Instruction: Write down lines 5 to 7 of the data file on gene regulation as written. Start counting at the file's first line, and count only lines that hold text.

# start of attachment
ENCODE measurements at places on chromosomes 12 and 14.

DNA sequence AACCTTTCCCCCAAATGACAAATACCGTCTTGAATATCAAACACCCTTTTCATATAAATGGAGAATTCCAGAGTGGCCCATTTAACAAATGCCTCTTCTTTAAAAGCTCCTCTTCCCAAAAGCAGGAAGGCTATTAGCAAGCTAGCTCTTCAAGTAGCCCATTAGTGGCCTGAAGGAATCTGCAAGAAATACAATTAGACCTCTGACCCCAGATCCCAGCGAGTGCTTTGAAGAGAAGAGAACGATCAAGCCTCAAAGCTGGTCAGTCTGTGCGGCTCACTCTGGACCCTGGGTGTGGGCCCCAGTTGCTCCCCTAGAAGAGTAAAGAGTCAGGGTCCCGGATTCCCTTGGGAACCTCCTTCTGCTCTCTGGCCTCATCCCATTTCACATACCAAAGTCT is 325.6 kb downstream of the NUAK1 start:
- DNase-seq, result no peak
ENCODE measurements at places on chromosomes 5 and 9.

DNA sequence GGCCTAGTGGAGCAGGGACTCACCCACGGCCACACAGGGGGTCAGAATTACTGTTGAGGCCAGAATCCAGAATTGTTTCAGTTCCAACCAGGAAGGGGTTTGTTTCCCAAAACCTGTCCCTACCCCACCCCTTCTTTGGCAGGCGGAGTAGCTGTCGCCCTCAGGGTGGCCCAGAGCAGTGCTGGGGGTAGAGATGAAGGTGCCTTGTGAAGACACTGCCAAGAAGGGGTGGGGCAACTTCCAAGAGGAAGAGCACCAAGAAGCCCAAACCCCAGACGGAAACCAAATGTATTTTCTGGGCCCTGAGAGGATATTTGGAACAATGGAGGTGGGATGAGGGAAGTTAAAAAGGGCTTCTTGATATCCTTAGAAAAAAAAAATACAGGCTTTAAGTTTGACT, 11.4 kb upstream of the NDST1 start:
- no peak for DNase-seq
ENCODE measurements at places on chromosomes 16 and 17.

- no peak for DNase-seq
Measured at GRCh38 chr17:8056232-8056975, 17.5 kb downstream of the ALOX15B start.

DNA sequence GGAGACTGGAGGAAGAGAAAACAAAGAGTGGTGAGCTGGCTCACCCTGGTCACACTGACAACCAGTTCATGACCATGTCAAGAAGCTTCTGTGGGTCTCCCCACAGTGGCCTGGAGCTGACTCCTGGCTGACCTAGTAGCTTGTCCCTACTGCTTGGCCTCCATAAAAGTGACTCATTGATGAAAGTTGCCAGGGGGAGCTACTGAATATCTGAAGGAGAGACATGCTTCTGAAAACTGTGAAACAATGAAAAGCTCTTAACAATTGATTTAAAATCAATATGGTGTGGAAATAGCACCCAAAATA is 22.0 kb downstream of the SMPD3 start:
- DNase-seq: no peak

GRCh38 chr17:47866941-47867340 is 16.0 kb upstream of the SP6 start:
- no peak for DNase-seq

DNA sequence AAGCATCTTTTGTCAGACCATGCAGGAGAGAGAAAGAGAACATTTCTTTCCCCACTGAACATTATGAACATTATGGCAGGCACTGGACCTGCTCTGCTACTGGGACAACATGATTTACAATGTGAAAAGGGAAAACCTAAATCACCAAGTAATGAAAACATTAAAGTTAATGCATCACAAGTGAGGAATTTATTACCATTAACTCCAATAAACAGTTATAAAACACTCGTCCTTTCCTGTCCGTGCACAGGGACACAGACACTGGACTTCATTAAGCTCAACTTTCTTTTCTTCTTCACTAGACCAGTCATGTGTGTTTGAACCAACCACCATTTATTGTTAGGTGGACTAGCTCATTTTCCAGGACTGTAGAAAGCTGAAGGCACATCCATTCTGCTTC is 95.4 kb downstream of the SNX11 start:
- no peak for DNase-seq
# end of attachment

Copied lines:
DNA sequence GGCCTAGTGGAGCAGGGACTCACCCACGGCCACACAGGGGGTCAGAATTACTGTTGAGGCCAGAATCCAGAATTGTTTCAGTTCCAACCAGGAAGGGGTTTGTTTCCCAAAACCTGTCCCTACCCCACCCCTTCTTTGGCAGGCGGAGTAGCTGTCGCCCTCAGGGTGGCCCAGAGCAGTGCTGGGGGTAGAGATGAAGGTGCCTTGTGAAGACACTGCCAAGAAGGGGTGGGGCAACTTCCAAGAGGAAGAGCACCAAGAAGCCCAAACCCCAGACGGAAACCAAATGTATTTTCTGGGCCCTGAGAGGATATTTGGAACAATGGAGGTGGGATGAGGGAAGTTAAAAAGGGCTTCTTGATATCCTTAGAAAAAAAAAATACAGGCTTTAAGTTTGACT, 11.4 kb upstream of the NDST1 start:
- no peak for DNase-seq
ENCODE measurements at places on chromosomes 16 and 17.